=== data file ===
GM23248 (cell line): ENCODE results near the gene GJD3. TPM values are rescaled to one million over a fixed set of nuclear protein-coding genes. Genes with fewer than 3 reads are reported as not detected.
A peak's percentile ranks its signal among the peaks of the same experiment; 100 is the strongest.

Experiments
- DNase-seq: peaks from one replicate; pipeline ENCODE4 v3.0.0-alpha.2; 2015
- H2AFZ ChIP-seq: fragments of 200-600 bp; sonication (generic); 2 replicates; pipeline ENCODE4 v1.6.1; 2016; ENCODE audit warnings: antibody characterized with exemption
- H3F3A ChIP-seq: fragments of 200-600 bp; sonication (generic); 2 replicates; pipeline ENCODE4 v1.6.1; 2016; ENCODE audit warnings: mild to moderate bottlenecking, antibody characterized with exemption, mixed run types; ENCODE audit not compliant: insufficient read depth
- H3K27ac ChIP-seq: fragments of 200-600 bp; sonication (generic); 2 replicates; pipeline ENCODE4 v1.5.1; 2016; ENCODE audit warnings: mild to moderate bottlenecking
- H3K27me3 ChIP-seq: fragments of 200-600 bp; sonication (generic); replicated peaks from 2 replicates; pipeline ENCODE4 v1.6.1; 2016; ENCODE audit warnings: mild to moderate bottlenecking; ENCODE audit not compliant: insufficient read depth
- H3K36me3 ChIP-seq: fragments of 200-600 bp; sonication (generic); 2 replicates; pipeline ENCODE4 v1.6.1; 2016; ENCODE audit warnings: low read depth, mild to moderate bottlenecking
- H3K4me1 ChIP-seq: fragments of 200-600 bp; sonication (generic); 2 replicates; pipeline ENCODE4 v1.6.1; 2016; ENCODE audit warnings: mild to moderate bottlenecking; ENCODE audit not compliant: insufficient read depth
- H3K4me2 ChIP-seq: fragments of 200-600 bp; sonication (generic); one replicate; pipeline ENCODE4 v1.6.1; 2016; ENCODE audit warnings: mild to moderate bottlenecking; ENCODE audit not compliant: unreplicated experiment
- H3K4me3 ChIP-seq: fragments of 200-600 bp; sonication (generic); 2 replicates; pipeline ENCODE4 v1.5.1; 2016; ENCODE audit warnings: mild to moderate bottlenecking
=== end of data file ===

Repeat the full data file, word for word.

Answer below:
GM23248 (cell line): ENCODE results near the gene GJD3. TPM values are rescaled to one million over a fixed set of nuclear protein-coding genes. Genes with fewer than 3 reads are reported as not detected.
A peak's percentile ranks its signal among the peaks of the same experiment; 100 is the strongest.

Experiments
- DNase-seq: peaks from one replicate; pipeline ENCODE4 v3.0.0-alpha.2; 2015
- H2AFZ ChIP-seq: fragments of 200-600 bp; sonication (generic); 2 replicates; pipeline ENCODE4 v1.6.1; 2016; ENCODE audit warnings: antibody characterized with exemption
- H3F3A ChIP-seq: fragments of 200-600 bp; sonication (generic); 2 replicates; pipeline ENCODE4 v1.6.1; 2016; ENCODE audit warnings: mild to moderate bottlenecking, antibody characterized with exemption, mixed run types; ENCODE audit not compliant: insufficient read depth
- H3K27ac ChIP-seq: fragments of 200-600 bp; sonication (generic); 2 replicates; pipeline ENCODE4 v1.5.1; 2016; ENCODE audit warnings: mild to moderate bottlenecking
- H3K27me3 ChIP-seq: fragments of 200-600 bp; sonication (generic); replicated peaks from 2 replicates; pipeline ENCODE4 v1.6.1; 2016; ENCODE audit warnings: mild to moderate bottlenecking; ENCODE audit not compliant: insufficient read depth
- H3K36me3 ChIP-seq: fragments of 200-600 bp; sonication (generic); 2 replicates; pipeline ENCODE4 v1.6.1; 2016; ENCODE audit warnings: low read depth, mild to moderate bottlenecking
- H3K4me1 ChIP-seq: fragments of 200-600 bp; sonication (generic); 2 replicates; pipeline ENCODE4 v1.6.1; 2016; ENCODE audit warnings: mild to moderate bottlenecking; ENCODE audit not compliant: insufficient read depth
- H3K4me2 ChIP-seq: fragments of 200-600 bp; sonication (generic); one replicate; pipeline ENCODE4 v1.6.1; 2016; ENCODE audit warnings: mild to moderate bottlenecking; ENCODE audit not compliant: unreplicated experiment
- H3K4me3 ChIP-seq: fragments of 200-600 bp; sonication (generic); 2 replicates; pipeline ENCODE4 v1.5.1; 2016; ENCODE audit warnings: mild to moderate bottlenecking